Here at Broomhill Dental, we see so many patients who just aren’t quite sure of the rules when it comes to brushing.
Whilst nearly everyone brushes their teeth twice a day, you might think that there is no real skill or technique required, or that timing doesn’t really matter.
However, making sure you’re doing it right can make all the difference and help to prevent issues like decay and gum disease whilst improving overall oral health and hygiene.
In this blog, we’ll take you through a few simple factors to consider when brushing, helping to improve your oral health with very little extra effort.
The bristles on toothbrushes can become worn very easily and – whilst you may not realise just how worn down they are – they can start to lose effectiveness pretty quickly. We recommend that you replace your toothbrush or electric toothbrush head every three months at least. And whilst we’re on the subject, we’d also always recommend the use of electric toothbrushes over manual brushes, as studies have shown that they can help to reduce plaque by up to 21% after three months of continued use*.
It’s important to make sure that you use a fluoride toothpaste unless you have been advised otherwise by your dentist. Most toothpastes do contain fluoride, but it’s important to check just to make sure, because there are often fluoride-free versions available. Fluoride helps to protect the enamel from damage caused by acids (found in the food & drink that we consume every day) and the use of a fluoride-free toothpaste will put your teeth at increased risk of decay.
You should always ensure that you brush your teeth for at least two minutes at a time. Brushing should be done using circular motions, with the brush angled at around 45 degrees, pointing towards the gums. This allows the brush to overlap across the teeth and gum line, where the build-up of plaque is most common.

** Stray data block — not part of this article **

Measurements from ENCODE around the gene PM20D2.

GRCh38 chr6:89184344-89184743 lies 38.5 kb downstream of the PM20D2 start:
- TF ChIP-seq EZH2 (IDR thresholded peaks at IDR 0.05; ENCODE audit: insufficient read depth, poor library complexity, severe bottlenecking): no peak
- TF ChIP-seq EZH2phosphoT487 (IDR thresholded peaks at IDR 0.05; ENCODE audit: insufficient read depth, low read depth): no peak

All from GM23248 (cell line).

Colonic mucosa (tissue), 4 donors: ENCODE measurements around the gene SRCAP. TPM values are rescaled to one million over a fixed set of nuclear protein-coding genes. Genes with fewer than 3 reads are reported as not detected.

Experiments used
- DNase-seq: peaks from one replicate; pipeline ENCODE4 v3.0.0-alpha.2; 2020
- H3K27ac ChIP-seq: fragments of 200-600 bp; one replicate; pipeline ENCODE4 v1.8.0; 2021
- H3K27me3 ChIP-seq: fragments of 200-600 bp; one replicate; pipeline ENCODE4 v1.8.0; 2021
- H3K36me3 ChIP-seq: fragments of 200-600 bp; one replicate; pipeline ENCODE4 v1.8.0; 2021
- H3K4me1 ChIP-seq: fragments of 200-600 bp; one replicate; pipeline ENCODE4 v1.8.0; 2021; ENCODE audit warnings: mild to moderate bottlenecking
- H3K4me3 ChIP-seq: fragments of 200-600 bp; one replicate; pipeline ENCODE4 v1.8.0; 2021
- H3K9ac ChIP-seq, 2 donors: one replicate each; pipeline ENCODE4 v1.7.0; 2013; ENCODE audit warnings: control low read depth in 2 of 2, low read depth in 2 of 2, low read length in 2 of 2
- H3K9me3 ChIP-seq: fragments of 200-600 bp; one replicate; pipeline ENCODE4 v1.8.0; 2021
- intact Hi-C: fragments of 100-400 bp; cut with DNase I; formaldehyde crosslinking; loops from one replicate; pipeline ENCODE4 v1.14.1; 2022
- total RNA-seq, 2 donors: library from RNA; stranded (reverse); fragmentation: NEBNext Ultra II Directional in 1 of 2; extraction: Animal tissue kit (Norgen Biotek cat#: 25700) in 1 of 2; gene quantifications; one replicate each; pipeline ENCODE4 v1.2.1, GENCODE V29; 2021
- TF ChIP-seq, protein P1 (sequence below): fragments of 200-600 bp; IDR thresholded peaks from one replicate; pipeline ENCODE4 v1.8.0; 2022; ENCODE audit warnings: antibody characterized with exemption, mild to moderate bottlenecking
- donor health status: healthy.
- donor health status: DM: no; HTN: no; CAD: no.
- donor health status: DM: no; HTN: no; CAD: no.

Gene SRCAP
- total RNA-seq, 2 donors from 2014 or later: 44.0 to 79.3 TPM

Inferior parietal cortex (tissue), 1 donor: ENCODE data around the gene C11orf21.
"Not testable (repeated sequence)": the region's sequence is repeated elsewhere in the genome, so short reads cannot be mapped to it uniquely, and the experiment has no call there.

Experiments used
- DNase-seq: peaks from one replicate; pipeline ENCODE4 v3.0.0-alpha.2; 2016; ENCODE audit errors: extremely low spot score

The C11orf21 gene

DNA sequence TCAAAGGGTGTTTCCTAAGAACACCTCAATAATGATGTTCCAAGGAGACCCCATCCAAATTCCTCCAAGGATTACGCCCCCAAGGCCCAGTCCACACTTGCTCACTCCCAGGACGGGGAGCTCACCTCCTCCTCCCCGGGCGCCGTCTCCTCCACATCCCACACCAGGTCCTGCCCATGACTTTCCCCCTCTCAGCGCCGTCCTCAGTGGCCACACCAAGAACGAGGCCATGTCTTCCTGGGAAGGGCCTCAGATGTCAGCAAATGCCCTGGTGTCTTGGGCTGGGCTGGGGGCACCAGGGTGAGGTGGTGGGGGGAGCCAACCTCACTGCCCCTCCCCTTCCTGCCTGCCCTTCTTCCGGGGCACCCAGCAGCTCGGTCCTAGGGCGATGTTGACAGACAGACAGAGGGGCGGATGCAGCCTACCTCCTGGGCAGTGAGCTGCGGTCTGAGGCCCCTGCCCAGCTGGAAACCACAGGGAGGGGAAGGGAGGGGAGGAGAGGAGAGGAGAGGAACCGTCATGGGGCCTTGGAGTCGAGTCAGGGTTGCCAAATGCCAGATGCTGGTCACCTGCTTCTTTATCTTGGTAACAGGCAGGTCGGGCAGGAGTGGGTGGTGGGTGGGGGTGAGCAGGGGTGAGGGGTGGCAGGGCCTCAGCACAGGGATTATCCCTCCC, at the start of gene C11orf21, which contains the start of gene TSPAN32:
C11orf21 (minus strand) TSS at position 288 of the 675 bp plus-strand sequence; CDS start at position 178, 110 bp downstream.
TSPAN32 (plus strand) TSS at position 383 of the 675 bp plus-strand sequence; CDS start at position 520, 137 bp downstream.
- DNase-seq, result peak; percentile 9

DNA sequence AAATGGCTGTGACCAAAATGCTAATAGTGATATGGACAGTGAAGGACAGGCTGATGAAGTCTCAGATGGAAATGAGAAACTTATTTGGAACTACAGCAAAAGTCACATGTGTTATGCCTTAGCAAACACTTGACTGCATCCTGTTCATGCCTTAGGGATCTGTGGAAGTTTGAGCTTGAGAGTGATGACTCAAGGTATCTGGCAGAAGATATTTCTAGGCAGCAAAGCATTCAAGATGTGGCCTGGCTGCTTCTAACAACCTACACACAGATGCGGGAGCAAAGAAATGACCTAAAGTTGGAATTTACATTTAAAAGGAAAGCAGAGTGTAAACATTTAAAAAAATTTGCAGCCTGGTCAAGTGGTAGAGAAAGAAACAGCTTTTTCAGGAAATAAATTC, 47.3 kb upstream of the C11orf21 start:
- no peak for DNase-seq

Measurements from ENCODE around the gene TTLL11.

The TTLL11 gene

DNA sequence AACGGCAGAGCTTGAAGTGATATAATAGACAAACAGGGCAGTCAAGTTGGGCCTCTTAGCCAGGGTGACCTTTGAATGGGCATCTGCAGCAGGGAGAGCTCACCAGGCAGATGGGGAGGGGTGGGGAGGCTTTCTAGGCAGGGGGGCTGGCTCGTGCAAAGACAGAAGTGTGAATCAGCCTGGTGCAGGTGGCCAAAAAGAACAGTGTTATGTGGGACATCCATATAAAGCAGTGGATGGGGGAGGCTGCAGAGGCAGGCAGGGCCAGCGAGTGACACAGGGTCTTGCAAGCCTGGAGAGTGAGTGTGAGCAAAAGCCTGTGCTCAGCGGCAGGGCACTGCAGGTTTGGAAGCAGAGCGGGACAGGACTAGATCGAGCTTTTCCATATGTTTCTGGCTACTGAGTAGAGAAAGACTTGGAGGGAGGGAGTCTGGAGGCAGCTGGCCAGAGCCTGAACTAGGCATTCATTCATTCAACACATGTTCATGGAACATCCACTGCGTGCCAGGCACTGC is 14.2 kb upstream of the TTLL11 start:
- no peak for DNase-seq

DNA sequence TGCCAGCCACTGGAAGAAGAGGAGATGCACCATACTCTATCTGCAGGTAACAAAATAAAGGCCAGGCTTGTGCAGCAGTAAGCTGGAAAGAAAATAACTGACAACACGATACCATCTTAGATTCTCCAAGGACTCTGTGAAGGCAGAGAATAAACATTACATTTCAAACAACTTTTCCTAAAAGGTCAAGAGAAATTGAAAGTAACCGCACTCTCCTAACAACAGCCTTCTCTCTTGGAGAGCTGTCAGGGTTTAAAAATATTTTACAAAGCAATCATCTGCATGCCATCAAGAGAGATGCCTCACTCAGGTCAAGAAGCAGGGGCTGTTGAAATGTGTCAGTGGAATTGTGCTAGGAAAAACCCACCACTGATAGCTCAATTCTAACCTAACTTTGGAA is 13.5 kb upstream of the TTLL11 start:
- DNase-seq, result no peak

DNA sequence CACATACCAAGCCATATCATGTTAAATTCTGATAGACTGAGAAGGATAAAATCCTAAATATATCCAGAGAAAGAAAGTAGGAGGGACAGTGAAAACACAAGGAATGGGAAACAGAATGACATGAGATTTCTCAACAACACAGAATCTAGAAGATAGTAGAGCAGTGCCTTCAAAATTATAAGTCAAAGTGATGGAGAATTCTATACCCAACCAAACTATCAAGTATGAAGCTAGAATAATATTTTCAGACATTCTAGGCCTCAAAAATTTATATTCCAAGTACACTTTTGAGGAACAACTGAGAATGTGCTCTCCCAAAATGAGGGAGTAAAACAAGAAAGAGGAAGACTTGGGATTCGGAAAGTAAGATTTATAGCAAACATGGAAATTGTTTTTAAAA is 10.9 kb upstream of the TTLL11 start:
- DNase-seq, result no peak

You should take time to cover all sections on the mouth, from back to front, top to bottom and remembering to brush the backs of the teeth as well.
You should also make sure to gently brush your tongue. This will help to reduce bad breath as a lot of bacteria sits on the surface of your tongue.
It’s helpful to apply some pressure when brushing your teeth, but you should be careful not to ‘scrub’ too hard or vigorously.
This can cause a bit of bleeding of the gums and over time may damage the enamel of the teeth, so applying some light pressure is more than enough.
The most common times to brush your teeth are first thing in the morning and last thing at night. This is good practice, but there are a couple of factors that you should consider when doing this.
If you usually wait until after breakfast or dinner to brush, you could potentially be doing your teeth more harm than good. This is because, after we eat or drink, it can take our mouths up to an hour to naturally neutralise the acid that is left behind in our mouths from the food and drink that we have consumed. If there is acid present in the mouth, brushing can actually speed up the damage to your teeth, rubbing the acid further into the surface of the tooth and gums which causes decay.
For this reason, it’s better to brush first and eat second. If you’d prefer to brush after breakfast, try to ensure you’re leaving at least 30 minutes between eating and brushing to give your mouth a chance to neutralise some of that acid.
We also strongly recommend adding what’s known as ‘interdental cleaning’ to your daily routine, at least once a day. Whilst you can use regular floss for this, studies have shown that interdental brushes – such as TePe Interdental Brushes– are far more effective at getting into the tiny gaps between your teeth that even the very best toothbrushes cannot reach. This helps to remove a build up of plaque which again decreases the risk of gum disease and decay.
If you have any questions or concerns around brushing and improving your day-to-day oral hygiene, get in touch with us now to find out how we can help.
*Stats reported by Healthline